SELDI-TOF-MS determination of hepcidin in clinical samples using stable isotope labelled hepcidin as an internal standard
© Ward et al; licensee BioMed Central Ltd. 2008
Received: 26 July 2008
Accepted: 14 October 2008
Published: 14 October 2008
Hepcidin is a 25-residue peptide hormone crucial to iron homeostasis. It is essential to measure the concentration of hepcidin in cells, tissues and body fluids to understand its mechanisms and roles in physiology and pathophysiology. With a mass of 2791 Da hepcidin is readily detectable by mass spectrometry and LC-ESI, MALDI and SELDI have been used to estimate systemic hepcidin concentrations by analysing serum or urine. However, peak heights in mass spectra may not always reflect concentrations in samples due to competition during binding steps and variations in ionisation efficiency. Thus the purpose of this study was to develop a robust assay for measuring hepcidin using a stable isotope labelled hepcidin spiking approach in conjunction with SELDI-TOF-MS.
We synthesised and re-folded hepcidin labelled with 13C/15N phenylalanine at position 9 to generate an internal standard for mass spectrometry experiments. This labelled hepcidin is 10 Daltons heavier than the endogenous peptides and does not overlap with the isotopic envelope of the endogenous hepcidin or other common peaks in human serum or urine mass spectra and can be distinguished in low resolution mass spectrometers. We report the validation of adding labelled hepcidin into serum followed by SELDI analysis to generate an improved assay for hepcidin.
We demonstrate that without utilising a spiking approach the hepcidin peak height in SELDI spectra gives a good indication of hepcidin concentration. However, a stable isotope labelled hepcidin spiking approach provides a more robust assay, measures the absolute concentration of hepcidin and should facilitate inter-laboratory hepcidin comparisons.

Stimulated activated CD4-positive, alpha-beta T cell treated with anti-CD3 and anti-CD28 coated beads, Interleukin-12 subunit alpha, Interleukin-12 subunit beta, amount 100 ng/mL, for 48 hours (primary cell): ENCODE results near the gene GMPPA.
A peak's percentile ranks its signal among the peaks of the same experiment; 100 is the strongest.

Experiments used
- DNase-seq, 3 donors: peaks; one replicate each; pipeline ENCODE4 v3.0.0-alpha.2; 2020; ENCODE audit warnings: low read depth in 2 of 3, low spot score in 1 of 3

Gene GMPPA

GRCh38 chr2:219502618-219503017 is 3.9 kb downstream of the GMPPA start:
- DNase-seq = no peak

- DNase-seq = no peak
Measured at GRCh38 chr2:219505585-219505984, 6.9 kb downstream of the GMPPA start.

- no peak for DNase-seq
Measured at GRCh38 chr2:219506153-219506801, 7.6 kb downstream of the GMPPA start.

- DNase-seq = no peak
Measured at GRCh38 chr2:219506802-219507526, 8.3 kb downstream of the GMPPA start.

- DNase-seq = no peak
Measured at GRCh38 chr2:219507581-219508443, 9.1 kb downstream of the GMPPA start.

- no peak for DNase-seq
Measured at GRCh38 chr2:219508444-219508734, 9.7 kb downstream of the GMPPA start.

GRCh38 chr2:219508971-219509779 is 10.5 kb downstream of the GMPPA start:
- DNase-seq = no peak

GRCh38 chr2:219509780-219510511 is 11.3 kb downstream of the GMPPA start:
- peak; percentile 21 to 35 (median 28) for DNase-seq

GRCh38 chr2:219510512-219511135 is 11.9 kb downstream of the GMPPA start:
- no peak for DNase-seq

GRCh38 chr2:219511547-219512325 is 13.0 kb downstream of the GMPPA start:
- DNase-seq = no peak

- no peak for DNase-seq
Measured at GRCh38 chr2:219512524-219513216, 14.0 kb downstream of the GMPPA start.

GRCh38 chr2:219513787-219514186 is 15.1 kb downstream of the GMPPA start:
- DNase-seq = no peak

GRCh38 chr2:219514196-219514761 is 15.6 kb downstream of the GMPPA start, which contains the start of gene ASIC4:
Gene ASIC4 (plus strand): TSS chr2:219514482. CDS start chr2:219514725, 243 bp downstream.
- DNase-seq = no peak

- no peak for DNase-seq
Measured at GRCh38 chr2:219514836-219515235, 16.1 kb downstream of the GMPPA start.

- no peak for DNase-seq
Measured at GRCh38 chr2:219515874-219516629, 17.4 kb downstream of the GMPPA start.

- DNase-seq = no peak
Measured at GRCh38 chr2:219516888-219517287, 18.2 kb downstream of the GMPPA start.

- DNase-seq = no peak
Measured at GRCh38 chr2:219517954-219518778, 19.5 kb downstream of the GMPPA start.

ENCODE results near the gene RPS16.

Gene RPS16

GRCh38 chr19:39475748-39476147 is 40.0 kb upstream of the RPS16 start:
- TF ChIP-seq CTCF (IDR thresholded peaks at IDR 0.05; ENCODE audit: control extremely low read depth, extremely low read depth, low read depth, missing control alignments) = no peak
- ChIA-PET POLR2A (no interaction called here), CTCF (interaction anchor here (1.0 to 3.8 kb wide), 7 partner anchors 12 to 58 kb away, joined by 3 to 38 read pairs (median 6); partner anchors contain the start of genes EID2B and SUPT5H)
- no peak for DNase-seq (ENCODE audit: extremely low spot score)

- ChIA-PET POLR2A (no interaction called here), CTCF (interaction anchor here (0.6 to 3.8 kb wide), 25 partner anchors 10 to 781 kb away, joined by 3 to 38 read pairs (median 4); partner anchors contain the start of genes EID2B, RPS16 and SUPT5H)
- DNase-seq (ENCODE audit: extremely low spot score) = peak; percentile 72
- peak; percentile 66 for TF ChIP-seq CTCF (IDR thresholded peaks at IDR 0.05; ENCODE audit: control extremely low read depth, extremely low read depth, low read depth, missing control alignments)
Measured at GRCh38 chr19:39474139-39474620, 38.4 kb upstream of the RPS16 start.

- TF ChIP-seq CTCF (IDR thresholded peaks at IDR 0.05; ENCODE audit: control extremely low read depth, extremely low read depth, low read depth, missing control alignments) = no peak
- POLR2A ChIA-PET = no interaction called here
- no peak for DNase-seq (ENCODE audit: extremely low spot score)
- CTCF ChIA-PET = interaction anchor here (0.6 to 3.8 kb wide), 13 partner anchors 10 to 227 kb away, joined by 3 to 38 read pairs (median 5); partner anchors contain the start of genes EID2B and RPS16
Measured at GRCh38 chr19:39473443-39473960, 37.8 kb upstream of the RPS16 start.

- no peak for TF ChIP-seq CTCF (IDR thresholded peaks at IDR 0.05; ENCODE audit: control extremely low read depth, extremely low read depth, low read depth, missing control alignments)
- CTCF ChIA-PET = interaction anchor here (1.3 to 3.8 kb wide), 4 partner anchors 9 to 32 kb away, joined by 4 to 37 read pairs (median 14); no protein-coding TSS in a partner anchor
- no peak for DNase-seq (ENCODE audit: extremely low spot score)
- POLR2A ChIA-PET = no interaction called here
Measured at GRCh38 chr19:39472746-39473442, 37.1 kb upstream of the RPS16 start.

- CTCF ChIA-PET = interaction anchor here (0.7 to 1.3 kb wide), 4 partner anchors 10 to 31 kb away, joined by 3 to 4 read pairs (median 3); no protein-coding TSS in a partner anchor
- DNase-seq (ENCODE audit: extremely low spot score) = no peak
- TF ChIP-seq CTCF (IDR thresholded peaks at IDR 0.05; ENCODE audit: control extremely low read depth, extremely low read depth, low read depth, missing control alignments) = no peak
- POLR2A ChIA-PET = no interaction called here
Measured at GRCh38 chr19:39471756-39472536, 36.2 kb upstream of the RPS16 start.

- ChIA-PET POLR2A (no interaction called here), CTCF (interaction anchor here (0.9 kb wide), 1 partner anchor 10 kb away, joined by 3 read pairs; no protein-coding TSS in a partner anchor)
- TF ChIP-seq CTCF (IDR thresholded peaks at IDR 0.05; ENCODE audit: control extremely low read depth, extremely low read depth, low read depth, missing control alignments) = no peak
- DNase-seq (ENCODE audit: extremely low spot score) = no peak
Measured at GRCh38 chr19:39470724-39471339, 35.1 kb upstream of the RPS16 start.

Hepcidin, a 25-residue peptide hormone, is a key regulator of iron homeostasis [1–3]. It is produced by hepatocytes and to a lesser extent by macrophages, bacteria-activated neutrophils and colorectal cancer cells [2–5]. The major stimuli for hepcidin expression include iron excess, inflammation and infection. Hepcidin exerts its biological effect at the level of cellular iron export by binding to and causing the internalisation and degradation of ferroportin . Thus in macrophages; the major cell type responsible for iron recycling, the iron becomes trapped resulting in an anaemia which in the context of inflammation and infection is characterised as the anaemia of chronic disease .
There has been intense research into how hepcidin is regulated and its role in pathologies including haematological disorders, liver disease and carcinogenesis [1, 5, 8]. The method most commonly employed for measuring hepcidin in serum and urine is surface enhanced laser desorption/ionisation time-of-flight mass spectrometry (SELDI) [5, 9–12]. SELDI offers facile high-throughput sample preparation via on-chip retentate chromatography with hepcidin binding to NP20, CM10 and IMAC surfaces (normal-phase silica, cation exchange or immobilised metal ion chromatography respectively). It is assumed the height of the SELDI peak at m/z 2791 is related to hepcidin concentration. However, although Tomosugi et al report a linear relationship between SELDI peak height and hepcidin concentration under ideal conditions  and Bozzini et al demonstrate a correlation between SELDI peak height and a dot-blot immunoassay , this may not be a valid assumption when comparing samples with variable proteomic backgrounds or using different instruments. Doubts have been raised about the reproducibility of SELDI data [13–15]. Recently Swinkels and coworkers [16, 17] have used a truncated version of hepcidin (hepcidin-24) as an internal standard. Most recently, Ganz et al and Kobold et al have reported ELISA and LC-ESI-MS with a stable isotope labelled standard to quantitate hepcidin [18, 19]. We now report the development of a simple alternative method to assay hepcidin in human serum combining the use of stable isotope labelled hepcidin and SELDI-TOF-MS.
Hepcidin synthesis and folding
Human hepcidin was synthesised with or without 13C/15N phenylalanine at position 9 (AltaBioscience, University of Birmingham). This was dissolved at 0.1 mg/ml in 6 M urea, 30 mM MOPS (pH 7.0) and incubated overnight at room temperature with stirring. The folded hepcidin was purified by C18 RP-HPLC in 0.1% TFA/acetonitrile. Hepcidin concentrations were determined by BCA assay calibrated with bovine serum albumin (Pierce).
Serum was collected from women attending routine breast clinics at Russell's Hall Hospital, Dudley, UK between 2005 and 2007 (LREC Ref 05/Q2709/48). All subjects gave informed consent prior to venipuncture. Venous blood was taken into serum collection tubes and allowed to clot at room temperature for 1–2 hours. Samples were then centrifuged for 10 min at 3000 g and the supernatant stored in aliquots at -80°C. The urine sample used in the experiment of Figure 7 was selected on the basis of hepcidin peak height from a previously analysed set of urine samples .